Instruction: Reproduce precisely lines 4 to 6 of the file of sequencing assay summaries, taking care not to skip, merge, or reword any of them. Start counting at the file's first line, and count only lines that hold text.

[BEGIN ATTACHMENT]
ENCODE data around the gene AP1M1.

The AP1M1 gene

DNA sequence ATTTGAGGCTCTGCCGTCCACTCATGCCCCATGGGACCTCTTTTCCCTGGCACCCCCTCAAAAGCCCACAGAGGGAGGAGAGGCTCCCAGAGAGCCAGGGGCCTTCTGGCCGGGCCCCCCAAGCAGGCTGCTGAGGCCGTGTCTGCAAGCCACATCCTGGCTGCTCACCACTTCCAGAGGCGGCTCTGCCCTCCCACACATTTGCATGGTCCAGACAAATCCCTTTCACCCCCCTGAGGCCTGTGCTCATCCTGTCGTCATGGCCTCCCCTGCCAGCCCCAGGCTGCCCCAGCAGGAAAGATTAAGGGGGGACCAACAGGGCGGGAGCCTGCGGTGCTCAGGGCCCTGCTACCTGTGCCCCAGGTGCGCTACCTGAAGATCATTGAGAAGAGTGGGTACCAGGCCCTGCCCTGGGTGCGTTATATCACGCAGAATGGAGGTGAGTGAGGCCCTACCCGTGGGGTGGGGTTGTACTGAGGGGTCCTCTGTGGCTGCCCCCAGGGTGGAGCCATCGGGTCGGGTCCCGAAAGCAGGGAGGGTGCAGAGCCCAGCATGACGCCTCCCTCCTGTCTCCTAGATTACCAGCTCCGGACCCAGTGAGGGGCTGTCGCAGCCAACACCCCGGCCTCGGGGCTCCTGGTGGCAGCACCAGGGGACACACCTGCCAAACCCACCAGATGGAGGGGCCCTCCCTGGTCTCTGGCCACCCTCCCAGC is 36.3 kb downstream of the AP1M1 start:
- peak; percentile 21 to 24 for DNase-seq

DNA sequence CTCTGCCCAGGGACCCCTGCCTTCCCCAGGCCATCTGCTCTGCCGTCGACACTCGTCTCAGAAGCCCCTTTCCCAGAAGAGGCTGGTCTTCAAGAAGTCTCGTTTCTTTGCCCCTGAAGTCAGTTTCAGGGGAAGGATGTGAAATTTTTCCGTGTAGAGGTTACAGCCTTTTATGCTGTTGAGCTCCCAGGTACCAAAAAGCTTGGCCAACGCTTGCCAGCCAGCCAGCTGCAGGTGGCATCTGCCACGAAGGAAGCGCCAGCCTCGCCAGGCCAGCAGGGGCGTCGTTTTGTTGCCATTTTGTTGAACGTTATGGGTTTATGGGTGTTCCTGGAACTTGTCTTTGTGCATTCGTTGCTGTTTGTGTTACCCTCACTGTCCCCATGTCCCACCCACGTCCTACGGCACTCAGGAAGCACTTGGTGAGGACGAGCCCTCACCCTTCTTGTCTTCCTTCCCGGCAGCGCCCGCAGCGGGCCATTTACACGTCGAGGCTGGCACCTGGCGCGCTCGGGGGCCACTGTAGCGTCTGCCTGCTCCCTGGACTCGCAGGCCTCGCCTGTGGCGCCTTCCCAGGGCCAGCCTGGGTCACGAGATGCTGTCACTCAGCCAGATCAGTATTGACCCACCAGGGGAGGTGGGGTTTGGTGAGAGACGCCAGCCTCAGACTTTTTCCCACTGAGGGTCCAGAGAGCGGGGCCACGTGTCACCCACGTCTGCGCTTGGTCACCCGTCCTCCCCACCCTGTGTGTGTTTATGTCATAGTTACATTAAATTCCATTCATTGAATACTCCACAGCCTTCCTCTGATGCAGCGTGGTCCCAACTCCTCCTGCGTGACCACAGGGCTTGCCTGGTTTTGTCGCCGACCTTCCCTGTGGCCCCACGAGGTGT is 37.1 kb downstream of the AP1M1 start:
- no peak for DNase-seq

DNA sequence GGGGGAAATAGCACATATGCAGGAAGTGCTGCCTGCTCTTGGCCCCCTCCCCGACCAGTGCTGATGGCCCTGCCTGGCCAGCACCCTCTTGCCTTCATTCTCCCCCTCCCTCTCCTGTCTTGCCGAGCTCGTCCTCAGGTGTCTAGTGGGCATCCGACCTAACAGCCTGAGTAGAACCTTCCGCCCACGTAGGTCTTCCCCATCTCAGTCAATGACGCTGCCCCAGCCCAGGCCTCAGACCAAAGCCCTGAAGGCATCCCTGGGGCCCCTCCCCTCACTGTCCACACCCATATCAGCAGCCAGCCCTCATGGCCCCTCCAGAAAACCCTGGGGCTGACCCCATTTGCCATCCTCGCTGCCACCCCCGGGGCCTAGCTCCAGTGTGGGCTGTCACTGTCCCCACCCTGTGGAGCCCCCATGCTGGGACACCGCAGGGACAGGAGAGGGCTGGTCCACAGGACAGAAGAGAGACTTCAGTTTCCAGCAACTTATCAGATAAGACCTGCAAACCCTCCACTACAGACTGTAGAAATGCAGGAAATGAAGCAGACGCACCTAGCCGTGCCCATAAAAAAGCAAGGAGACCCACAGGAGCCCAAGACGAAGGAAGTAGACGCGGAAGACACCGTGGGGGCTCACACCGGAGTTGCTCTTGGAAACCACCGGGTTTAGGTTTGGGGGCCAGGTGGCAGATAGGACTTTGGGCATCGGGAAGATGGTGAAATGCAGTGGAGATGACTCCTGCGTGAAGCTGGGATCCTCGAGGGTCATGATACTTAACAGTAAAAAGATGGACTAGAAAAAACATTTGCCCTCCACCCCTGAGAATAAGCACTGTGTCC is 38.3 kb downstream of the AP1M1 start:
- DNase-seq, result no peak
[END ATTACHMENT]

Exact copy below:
- peak; percentile 21 to 24 for DNase-seq

DNA sequence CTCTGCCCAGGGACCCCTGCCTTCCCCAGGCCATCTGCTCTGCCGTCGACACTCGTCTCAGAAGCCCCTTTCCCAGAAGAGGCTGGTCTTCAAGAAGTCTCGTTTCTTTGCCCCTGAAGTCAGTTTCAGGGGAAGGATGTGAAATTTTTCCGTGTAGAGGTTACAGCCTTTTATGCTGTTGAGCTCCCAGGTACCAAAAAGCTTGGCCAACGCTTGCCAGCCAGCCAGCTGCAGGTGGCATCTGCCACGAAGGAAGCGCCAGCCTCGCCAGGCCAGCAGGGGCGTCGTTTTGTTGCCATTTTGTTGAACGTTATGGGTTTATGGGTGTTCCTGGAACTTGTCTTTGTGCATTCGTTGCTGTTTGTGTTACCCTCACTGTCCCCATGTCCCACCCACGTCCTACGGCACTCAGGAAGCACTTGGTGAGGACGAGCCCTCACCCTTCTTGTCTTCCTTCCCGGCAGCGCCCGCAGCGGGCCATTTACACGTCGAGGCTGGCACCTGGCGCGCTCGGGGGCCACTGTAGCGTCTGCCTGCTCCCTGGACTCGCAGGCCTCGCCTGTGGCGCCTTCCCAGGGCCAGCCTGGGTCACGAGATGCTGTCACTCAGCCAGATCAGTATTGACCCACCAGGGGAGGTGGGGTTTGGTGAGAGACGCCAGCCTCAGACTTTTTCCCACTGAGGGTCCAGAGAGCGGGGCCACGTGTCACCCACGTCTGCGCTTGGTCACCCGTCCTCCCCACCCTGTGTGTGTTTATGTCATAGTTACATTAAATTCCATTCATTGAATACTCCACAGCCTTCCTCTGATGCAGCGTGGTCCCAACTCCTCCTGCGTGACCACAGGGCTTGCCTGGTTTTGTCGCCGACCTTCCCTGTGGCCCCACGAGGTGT is 37.1 kb downstream of the AP1M1 start:
- no peak for DNase-seq